Our analysis was based on a sample of 450 dental assistants who participated in our survey (among 500 eligible subjects invited to participate). The participants were predominantly female (96%) with an average age of 31.1 years (SD ± 6.9). A total of 134 participants experienced needlestick and sharp injuries (29.8%, 95% CI 25.6–34.2%). A significant number of these injuries were caused by needles (53%), mainly during recapping (23%). Approximately 63% of the NSIs were not reported, 35% underwent testing post-injury, and 19% of the dental assistants received post-exposure prophylaxis for their injury.

The descriptive statistics for various characteristics of study population were reported in Table 1 as frequencies and percentages. About 50% of study subjects were working in three or more clinical sub-specialties in a dental clinic. Results also revealed that the majority of subjects worked 8 h or less in a day (76%), attended 12 patients or less (57.1%), had less than 3 years of work experience (55.1%), and had poor knowledge of infection control and disease transmission process (58%). Experiencing NSIs in a dental clinic was dependent on workers receiving anti-HBV vaccination and the presence of infection control unit in a dental clinic (p < 0.05).

Table 1 Descriptive data of study sample by history of needlestick and sharp injury (NSI) experience

Table 2 shows the unadjusted (uOR) and adjusted odds ratios (aOR) and their 95% confidence intervals (CIs) for the association between various population characteristics and NSI experience. Dental assistants with poor knowledge of infection control and disease transmission process experienced 1.9-fold higher risk of NSIs than those with good knowledge (aOR = 1.87, 95% CI 1.18–2.97). Lack of infection control unit in the dental clinic was significantly associated with NSI experience in our sample (aOR = 2.28, 95% CI 1.45–3.57). Subjects that were not vaccinated for HBV and attending 12 patients or less in a day were significantly associated with higher NSI experience; adjusted odds ratios (95% CI) were 1.89 (1.05–3.41) and 1.63 (1.03–2.56), respectively. The final model was well calibrated (p = 0.5451, Hosmer and Lemeshow goodness-of-fit test), and multicollinearity was not an issue.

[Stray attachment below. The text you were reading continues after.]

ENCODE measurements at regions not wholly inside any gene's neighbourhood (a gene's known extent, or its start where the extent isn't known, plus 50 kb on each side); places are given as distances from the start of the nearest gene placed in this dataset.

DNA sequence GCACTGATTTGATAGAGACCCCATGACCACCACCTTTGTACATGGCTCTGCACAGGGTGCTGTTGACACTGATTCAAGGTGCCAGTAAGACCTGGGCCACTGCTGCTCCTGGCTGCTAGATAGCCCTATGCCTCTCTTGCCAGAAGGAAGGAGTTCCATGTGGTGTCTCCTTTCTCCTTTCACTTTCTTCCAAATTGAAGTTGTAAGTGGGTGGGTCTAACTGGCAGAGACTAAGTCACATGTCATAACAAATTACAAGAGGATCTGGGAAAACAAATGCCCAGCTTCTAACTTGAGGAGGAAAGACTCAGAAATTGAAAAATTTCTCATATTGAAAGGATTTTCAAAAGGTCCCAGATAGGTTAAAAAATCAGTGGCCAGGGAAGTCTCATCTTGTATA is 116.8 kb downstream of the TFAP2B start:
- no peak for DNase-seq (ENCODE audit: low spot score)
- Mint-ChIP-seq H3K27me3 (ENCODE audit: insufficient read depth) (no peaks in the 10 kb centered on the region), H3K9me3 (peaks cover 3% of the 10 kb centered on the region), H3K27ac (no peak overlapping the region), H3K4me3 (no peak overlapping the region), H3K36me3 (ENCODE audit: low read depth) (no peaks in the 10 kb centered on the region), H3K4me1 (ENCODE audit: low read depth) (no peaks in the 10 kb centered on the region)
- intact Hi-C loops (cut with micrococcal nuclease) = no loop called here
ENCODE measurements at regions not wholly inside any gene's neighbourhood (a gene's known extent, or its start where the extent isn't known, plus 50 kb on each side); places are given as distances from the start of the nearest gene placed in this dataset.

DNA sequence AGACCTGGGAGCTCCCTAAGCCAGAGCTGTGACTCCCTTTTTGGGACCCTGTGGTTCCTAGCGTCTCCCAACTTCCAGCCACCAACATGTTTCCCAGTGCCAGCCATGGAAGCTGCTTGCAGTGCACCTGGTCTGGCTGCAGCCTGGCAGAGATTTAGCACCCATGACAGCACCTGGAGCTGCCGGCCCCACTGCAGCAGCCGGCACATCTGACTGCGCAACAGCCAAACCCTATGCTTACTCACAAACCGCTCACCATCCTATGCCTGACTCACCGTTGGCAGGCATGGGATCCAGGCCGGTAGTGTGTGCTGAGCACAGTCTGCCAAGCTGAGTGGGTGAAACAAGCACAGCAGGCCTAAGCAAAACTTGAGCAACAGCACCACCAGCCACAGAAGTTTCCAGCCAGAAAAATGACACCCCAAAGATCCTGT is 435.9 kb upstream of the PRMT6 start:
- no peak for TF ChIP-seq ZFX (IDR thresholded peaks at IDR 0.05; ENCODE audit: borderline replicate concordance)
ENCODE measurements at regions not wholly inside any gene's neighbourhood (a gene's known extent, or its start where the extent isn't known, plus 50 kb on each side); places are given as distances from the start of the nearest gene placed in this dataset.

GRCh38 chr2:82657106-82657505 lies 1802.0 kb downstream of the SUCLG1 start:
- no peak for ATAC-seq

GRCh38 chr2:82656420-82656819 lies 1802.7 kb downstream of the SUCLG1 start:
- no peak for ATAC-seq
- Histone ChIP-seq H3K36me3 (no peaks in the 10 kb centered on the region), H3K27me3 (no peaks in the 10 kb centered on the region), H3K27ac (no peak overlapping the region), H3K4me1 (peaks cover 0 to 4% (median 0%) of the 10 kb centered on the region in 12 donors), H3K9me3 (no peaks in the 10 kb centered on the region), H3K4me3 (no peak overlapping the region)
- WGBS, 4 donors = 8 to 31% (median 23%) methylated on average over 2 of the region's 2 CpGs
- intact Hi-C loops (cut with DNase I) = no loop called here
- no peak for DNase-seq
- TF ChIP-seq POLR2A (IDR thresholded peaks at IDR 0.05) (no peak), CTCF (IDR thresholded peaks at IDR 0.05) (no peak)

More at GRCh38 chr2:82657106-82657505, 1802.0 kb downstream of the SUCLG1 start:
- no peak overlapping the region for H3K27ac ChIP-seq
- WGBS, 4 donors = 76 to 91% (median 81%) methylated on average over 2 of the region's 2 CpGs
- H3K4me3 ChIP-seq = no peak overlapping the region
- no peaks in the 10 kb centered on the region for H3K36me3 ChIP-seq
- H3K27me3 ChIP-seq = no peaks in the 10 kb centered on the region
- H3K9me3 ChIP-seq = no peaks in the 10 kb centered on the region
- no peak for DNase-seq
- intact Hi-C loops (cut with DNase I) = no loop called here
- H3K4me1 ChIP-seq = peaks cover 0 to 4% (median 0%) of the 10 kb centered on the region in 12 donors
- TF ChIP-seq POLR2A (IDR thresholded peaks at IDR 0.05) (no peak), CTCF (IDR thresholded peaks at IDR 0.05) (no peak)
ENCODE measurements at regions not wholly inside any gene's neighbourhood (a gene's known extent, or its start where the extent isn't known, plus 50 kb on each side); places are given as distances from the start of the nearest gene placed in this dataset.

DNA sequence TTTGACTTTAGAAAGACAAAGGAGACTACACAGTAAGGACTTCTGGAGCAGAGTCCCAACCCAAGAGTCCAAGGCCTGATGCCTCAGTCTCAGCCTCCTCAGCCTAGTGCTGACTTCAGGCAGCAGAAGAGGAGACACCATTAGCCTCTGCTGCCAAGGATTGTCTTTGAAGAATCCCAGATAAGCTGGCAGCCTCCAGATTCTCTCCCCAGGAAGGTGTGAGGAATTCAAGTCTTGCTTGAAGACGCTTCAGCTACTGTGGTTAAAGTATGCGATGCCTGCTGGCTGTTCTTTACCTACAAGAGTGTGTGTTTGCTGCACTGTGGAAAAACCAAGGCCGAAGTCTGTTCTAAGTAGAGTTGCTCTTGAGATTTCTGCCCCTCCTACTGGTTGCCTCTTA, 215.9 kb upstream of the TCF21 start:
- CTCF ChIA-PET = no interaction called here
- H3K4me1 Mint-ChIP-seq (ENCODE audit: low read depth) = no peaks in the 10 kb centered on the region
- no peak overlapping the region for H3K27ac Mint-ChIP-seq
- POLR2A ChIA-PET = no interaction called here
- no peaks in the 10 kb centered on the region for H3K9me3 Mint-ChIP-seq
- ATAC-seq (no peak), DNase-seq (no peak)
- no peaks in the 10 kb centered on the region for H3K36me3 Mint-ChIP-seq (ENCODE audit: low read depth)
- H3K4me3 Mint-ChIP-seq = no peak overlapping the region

Table 2 Unadjusted (uOR) and adjusted odds ratios (aOR) and their respective 95% confidence intervals (95% CIs) for the relationship between characteristics of study population and needlestick and sharp injury (NSI) experience


The present study determined that approximately 30% of dental assistants working in private dental clinics in Saudi Arabia experienced at least one NSI during their working life. We identified several key factors associated with NSI experience among dental assistants, including vaccination against HBV infection, attending12 patients or less in a day, poor knowledge of infection control and disease transmission process, and lack of infection control unit in dental clinic.